. Johnson determined that the residual clause could not be reconciled with that prohibition.

The vagueness of the residual clause rests in large part on its operation under the categorical approach. The categorical approach is the framework the Court has applied in deciding whether an offense qualifies as a violent felony under the Armed Career Criminal Act. See id., at ––––, 135 S.Ct., at 2556–2557

. Under the categorical approach, "a court assesses whether a crime qualifies as a violent felony ‘in terms of how the law defines the offense and not in terms of how an individual offender might have committed it on a particular occasion.’ " Ibid. (quoting Begay, supra, at 141, 128 S.Ct. 1581 ). For purposes of the residual clause, then, courts were to determine whether a crime involved a "serious potential risk of physical injury" by considering not the defendant's actual conduct but an "idealized ordinary case of the crime." 576 U.S., at ––––, 135 S.Ct., at 2561.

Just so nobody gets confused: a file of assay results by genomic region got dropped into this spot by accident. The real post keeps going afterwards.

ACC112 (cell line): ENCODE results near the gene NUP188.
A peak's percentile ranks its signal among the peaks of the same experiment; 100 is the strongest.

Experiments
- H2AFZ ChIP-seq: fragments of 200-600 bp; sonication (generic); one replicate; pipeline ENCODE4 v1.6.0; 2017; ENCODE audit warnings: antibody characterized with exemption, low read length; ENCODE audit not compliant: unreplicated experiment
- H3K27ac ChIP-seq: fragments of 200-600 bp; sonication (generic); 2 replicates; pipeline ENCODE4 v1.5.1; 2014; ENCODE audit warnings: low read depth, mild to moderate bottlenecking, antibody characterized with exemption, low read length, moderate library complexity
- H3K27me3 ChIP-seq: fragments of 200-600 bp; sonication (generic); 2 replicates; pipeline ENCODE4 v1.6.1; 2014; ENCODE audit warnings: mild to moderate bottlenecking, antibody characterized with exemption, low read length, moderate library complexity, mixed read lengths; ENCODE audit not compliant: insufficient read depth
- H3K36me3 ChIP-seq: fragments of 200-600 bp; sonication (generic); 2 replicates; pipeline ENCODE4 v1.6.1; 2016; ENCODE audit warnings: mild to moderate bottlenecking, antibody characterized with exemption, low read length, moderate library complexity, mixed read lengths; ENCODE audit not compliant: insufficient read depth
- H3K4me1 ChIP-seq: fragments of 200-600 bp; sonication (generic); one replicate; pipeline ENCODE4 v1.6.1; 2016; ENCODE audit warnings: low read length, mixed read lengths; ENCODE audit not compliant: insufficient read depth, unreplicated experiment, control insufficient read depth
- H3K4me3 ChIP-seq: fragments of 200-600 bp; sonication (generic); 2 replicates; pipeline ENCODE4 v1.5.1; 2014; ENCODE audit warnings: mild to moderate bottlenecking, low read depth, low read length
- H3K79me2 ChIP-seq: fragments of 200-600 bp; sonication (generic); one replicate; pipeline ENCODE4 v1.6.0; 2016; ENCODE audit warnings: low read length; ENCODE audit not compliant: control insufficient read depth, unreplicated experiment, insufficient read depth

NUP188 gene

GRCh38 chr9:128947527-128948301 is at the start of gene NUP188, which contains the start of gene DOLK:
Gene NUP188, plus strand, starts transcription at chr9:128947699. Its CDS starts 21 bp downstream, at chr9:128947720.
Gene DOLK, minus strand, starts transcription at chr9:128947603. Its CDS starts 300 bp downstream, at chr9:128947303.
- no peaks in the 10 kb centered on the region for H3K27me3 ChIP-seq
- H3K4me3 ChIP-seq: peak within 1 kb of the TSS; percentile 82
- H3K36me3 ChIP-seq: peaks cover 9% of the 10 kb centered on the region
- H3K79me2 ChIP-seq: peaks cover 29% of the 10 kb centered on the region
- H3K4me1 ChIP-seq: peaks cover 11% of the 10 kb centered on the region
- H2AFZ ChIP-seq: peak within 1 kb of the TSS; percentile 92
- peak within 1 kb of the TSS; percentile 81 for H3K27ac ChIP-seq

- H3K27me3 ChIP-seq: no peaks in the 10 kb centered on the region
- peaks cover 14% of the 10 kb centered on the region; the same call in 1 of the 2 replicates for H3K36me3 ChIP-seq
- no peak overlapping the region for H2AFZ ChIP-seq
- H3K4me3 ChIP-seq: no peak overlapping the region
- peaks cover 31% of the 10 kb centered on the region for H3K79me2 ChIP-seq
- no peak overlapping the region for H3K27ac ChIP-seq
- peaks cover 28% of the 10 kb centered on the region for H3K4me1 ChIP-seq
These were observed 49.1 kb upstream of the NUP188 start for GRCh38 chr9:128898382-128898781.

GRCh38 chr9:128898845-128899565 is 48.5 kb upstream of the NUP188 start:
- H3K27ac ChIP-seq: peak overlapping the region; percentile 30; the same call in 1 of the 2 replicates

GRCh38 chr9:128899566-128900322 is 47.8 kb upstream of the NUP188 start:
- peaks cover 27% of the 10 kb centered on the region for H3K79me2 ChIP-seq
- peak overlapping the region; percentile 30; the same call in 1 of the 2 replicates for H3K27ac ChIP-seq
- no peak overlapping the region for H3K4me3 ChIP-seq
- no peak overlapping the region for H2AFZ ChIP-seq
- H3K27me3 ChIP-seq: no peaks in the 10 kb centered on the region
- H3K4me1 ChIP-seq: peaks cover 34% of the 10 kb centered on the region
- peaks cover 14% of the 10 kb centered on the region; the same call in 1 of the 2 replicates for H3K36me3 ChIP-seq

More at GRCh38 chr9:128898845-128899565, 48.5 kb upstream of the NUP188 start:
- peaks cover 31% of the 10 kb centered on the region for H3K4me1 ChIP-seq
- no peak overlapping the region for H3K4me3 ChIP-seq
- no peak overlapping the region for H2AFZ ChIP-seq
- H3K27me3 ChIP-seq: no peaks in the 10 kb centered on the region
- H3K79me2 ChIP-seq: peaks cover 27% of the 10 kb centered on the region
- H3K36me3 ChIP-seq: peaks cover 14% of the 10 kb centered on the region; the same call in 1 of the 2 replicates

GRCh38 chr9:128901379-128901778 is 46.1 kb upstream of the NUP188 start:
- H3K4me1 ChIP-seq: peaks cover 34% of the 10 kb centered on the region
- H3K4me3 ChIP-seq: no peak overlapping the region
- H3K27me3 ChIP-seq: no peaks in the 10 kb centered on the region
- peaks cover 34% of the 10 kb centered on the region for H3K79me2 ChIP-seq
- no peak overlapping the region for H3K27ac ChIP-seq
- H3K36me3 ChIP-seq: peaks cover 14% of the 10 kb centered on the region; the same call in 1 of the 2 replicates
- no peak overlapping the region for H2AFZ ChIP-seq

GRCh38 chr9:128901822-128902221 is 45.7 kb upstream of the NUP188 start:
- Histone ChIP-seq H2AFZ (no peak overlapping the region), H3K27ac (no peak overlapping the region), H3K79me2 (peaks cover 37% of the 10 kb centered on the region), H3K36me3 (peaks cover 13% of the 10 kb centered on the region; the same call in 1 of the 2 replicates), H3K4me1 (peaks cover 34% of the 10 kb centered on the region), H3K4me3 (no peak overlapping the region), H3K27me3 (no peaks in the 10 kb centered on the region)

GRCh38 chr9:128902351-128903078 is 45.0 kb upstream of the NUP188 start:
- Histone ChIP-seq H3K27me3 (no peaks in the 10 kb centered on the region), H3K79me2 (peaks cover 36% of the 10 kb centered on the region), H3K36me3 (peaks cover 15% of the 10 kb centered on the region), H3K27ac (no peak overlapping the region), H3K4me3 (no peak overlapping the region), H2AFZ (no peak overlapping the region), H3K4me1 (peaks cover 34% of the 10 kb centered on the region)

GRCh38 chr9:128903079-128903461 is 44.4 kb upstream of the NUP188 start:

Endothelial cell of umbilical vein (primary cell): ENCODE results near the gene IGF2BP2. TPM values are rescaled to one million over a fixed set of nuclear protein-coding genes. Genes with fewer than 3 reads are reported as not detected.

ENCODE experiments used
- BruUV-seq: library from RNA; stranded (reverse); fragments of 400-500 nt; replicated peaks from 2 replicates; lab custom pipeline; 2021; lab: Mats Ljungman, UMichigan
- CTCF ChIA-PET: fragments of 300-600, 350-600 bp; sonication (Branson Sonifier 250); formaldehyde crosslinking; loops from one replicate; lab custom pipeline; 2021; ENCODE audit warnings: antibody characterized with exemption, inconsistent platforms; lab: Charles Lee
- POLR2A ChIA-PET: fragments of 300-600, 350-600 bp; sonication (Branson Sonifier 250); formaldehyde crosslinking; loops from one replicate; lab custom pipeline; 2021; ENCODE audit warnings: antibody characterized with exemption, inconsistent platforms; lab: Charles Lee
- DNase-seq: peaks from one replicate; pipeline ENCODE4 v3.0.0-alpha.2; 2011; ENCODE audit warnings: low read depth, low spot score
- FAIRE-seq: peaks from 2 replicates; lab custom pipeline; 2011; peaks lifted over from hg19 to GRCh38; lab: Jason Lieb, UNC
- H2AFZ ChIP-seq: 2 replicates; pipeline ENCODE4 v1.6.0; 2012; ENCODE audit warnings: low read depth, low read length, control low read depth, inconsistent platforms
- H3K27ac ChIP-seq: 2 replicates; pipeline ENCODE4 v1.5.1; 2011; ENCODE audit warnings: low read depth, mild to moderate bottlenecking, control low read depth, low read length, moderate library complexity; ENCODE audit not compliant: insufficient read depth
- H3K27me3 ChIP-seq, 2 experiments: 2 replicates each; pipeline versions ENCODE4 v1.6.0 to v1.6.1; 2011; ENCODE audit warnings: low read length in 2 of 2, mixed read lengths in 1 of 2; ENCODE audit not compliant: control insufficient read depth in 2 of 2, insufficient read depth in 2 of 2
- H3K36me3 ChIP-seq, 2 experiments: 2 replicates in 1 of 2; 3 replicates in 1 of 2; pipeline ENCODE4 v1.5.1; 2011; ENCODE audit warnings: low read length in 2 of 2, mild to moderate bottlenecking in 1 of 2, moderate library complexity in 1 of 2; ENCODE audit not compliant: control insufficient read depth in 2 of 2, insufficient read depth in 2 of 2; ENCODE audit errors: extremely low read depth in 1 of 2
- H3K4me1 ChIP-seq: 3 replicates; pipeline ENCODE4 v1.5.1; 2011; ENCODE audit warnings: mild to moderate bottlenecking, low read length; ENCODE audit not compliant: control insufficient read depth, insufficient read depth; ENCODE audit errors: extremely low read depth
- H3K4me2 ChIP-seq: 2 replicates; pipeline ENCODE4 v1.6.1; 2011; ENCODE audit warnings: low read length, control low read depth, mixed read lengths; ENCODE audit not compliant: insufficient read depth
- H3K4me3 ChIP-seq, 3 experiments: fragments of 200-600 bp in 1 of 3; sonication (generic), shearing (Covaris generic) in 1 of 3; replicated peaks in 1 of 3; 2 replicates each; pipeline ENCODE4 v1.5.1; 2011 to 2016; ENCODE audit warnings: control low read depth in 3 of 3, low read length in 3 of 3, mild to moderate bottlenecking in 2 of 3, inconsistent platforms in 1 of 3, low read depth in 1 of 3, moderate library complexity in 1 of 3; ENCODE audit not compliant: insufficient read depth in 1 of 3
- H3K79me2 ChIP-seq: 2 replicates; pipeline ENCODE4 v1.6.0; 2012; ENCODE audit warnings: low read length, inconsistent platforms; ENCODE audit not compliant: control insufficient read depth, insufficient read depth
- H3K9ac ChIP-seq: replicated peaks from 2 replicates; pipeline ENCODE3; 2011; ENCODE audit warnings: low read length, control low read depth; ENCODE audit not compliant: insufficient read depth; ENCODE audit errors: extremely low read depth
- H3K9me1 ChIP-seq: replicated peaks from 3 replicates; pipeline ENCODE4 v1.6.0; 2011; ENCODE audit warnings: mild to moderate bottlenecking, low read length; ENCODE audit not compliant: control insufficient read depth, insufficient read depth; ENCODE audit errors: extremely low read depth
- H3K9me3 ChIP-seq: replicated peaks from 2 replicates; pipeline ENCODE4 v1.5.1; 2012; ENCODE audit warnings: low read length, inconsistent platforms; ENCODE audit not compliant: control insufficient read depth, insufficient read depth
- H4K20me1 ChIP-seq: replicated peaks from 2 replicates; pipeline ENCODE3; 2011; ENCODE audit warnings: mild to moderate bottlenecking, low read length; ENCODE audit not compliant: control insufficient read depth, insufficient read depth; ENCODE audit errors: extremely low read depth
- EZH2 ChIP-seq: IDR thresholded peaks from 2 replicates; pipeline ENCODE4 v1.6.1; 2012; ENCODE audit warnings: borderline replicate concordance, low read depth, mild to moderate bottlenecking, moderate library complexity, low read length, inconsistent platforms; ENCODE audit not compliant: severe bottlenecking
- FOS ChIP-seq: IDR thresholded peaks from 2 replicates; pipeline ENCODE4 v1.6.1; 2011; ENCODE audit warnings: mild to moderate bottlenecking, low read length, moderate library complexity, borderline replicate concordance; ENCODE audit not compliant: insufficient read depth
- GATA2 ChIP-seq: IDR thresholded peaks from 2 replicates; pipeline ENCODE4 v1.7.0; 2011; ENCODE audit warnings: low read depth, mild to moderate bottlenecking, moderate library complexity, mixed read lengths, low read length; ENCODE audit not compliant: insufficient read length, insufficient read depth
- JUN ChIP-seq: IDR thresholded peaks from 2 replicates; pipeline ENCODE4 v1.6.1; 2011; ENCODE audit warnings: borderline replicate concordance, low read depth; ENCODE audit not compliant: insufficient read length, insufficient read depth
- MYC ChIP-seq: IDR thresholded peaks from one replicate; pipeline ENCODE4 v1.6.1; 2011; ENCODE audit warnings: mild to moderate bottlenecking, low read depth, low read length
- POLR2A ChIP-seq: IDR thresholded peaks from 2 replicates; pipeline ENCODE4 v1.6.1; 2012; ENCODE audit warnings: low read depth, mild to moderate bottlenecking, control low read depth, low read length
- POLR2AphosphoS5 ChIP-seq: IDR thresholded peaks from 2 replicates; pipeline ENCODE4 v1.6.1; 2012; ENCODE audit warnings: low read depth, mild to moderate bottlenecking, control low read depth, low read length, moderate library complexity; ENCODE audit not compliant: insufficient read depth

The Court's analysis in Johnson thus cast no doubt on the many laws that "require gauging the riskiness of conduct in which an individual defendant engages on a particular occasion ." Ibid. The residual clause failed not because it adopted a "serious potential risk" standard but because applying that standard under the categorical approach required courts to assess the hypothetical risk posed by an abstract generic version of the offense. In the Johnson Court's view, the "indeterminacy of the wide-ranging inquiry" made the residual clause more unpredictable and arbitrary in its application than the Constitution allows. Id., at ––––, 135 S.Ct., at 2557